Listening to Simon Marginson address the throng at the Centre for the Study of Higher Education in Melbourne on March 24, my mind drifted to Theodor Geisel’s sociological study The Sneetches.

Simon Marginson argued that the two extrinsic purposes of higher education were to display or gain social status and to gain an economic benefit through employment. He spent a bit of time arguing that the economic purpose was limited and potentially hostile to the intrinsic purposes of education and research.

He left the social status purpose out there, a provocation, but not otherwise explored, perhaps to let us squirm – those of us who prefer to think of status as an unfortunate by-product, not the intentional one.

To be fair to Simon, his main argument was for the purpose of higher education as personal development, of value to all facets of life. It’s a long standing view, and one with a lot of value to it. It is also hard to see that it is distinctive to higher education. If anything, it is a further reminder that university education is just one part of the education system that starts in preschool.

Sitting in the audience I liked that Simon outed the importance attached to higher education as status signifier but could not but wonder whether the two extrinsic purposes – status and economic benefit – are not in competition with each other, if not downright opposed.

What is the status signifier? Much of it appears to come from the sense that university education is a bit rare. Something I have, and many others do not. It may also come from the mystique education itself has, the power of knowledge, the marker of being a bit intelligent. It seems to matter more when the status gets out of kilter with economic fortunes, as it now is for many a would-be academic.

As I often do when puzzling over a higher education argument I posit the same issue for primary school. Not that long ago most people did not attend school. To read write and know long division was notable. It went with having a bit of wealth and belonging to the leading social strata – education confirmed status. For others, being able to gain that knowledge, unlike most around them, allowed an acquisition of status and potentially of economic standing.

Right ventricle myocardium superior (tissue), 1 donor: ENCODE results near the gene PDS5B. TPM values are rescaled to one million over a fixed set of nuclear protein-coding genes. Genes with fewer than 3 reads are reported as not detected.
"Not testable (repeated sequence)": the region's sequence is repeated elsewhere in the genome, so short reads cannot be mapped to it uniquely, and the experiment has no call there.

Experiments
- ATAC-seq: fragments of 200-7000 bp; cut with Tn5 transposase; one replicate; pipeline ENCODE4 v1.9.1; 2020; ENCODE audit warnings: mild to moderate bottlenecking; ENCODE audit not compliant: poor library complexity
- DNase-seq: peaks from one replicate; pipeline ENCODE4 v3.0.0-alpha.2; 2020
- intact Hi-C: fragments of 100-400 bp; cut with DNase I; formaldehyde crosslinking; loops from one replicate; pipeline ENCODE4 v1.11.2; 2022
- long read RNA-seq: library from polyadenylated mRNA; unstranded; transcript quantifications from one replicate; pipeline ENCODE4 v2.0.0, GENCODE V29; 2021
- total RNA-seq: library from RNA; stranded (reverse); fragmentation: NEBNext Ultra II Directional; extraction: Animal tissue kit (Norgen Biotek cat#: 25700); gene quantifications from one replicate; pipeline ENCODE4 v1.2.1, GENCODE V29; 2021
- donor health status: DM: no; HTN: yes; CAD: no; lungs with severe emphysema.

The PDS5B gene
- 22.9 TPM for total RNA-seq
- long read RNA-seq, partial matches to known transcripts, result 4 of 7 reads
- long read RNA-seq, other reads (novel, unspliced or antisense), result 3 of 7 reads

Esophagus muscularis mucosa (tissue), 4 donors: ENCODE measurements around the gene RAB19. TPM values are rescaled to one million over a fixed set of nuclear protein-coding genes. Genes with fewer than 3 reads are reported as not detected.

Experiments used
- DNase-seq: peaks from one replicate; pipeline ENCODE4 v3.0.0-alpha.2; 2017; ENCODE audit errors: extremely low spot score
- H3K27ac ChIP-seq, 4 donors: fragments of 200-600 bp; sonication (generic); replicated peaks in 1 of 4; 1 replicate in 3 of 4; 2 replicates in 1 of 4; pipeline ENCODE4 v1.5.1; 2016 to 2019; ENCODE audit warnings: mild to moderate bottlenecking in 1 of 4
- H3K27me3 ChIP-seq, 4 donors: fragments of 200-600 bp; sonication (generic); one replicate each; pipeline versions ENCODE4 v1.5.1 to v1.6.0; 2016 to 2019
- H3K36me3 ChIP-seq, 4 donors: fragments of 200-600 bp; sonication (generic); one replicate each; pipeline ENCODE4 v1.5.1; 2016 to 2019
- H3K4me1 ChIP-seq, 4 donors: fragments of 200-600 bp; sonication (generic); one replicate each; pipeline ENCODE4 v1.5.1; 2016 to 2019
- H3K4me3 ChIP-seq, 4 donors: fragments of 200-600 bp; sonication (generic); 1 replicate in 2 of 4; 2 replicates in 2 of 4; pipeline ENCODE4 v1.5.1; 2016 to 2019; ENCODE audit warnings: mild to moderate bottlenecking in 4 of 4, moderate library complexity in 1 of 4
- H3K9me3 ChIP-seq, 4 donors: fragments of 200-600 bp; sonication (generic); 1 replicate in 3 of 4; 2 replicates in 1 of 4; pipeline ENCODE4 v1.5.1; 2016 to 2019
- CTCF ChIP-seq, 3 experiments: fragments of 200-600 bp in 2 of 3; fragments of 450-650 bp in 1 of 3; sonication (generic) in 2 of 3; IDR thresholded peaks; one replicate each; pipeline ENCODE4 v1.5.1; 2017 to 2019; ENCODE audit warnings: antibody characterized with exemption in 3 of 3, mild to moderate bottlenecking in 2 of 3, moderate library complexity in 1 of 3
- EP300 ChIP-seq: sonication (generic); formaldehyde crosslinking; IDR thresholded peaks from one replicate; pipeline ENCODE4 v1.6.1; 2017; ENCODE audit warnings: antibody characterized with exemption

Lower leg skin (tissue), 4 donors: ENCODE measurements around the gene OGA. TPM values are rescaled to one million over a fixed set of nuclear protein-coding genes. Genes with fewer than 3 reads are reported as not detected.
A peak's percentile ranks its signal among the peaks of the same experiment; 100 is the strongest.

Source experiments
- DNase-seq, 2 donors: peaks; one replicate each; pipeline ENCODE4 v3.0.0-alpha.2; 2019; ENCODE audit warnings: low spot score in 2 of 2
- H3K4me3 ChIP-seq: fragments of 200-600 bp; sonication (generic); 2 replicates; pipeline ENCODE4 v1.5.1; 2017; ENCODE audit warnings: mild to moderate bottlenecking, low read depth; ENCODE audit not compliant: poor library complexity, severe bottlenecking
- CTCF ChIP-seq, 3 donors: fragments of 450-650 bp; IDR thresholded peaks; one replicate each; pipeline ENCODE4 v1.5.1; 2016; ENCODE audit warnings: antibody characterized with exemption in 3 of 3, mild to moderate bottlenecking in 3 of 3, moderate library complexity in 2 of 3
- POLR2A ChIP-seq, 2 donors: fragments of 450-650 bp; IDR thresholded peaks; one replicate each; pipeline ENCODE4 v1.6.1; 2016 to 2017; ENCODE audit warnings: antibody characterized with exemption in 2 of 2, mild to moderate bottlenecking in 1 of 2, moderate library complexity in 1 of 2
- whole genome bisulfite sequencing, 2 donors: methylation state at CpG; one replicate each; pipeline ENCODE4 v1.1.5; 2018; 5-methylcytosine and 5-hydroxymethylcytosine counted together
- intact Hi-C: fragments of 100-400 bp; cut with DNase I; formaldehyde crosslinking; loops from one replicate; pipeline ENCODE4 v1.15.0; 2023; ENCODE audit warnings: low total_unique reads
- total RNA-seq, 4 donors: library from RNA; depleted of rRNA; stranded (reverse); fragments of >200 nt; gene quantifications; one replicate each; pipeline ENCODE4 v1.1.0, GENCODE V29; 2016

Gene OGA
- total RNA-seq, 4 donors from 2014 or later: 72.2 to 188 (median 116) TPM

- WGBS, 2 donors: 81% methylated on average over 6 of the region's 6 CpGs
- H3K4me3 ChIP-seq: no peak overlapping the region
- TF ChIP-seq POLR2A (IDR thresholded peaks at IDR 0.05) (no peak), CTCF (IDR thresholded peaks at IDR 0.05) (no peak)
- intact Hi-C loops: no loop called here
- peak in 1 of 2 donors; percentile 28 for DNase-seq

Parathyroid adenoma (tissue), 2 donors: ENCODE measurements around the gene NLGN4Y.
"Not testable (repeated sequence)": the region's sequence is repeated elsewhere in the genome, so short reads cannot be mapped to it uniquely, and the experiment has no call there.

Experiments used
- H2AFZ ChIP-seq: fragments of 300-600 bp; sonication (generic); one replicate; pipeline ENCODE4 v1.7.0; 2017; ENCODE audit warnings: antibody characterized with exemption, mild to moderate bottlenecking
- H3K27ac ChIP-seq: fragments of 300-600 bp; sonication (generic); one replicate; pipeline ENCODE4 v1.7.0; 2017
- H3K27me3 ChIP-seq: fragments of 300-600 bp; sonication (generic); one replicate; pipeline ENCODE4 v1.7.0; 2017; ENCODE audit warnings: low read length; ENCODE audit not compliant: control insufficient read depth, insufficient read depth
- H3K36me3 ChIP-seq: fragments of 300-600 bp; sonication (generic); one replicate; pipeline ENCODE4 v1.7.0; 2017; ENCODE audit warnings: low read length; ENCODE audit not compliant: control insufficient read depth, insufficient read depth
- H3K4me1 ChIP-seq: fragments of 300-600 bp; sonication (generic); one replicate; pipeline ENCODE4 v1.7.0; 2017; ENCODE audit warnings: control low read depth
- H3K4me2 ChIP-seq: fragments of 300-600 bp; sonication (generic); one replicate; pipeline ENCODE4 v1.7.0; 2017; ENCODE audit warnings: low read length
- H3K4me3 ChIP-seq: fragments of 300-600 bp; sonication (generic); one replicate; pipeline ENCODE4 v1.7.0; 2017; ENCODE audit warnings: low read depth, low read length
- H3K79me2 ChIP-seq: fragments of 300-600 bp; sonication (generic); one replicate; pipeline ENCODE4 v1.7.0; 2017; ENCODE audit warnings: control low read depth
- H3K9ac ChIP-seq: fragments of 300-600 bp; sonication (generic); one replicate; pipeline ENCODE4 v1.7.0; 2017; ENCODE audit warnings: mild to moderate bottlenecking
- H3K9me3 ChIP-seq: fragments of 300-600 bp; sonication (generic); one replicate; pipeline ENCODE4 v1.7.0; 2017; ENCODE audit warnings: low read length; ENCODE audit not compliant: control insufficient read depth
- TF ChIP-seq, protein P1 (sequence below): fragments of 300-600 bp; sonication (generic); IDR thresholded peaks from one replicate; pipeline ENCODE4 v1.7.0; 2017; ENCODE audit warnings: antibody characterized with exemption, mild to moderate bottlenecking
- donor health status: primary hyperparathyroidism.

But these days it does not mean much. Few of us say “I went to primary school” as though it adds something. If we check the income spread of people who have completed primary school it is remarkably like the income spread of the general population.

So that status marker is gone but the economic value from primary school is enormous. The production line is dominant, a primary school in every suburb and, while it no doubt exists, I have not been confronted with a ranking of the world’s best primary schools.

Of course, most people do not as yet have a degree. But it is now rather common. Which lead me to the sneetches.  Younger readers will know that once upon a time only some sneetches had a star on their bellies.  Most did not and were sad about it. But then a lovely machine added stars, and removed stars, and soon, just like tattoos nowadays, all social signifier was lost.

No analogy is perfect. The economic return in the story went to a marauding American, and no doubt different readers took their own lesson from that.

Listening to Simon Marginson, I saw what a factor the steady loss of status from a degree had been over my 25 years of higher education policy and advocacy. The devotion to brightest equals best, the worry about the wrong kind of minds getting a university place, the use of graduate salaries compared with average (other people’s) salaries as a measure, the worry that a degree no longer (if it ever did) means a good job, are all aspects of assuming a status that is fading,

In particular, the sad faced, one time distinctively starred, sneetches reminded me a little of academia today.  Those in it, or indeed those almost in it but not securely latched, worry they have lost the standing that once would have been theirs.  At a time when Mr and Ms, let alone Dame and Sir, are rarely heard it is intriguing to hear the demand for Dr well beyond the university moat. Last century when I was a student, lecturers went out of their way for first names.  Only the MAs believed in surnames. The title as status marker seems now one last thing to hold to.

For despite Simon Marginson’s assertion that “average graduate earnings have fallen” today’s graduates continue to have more purchasing power than their predecessors last century (just think of what we type with every day).  The gap from them to others is narrower and the one time distinction from the trades is now more like overlapping sets.  Graduates are just like everyone else because everyone else is rapidly become a graduate.  The economics won.

Conor King is Director of Tertiary Education Analysis


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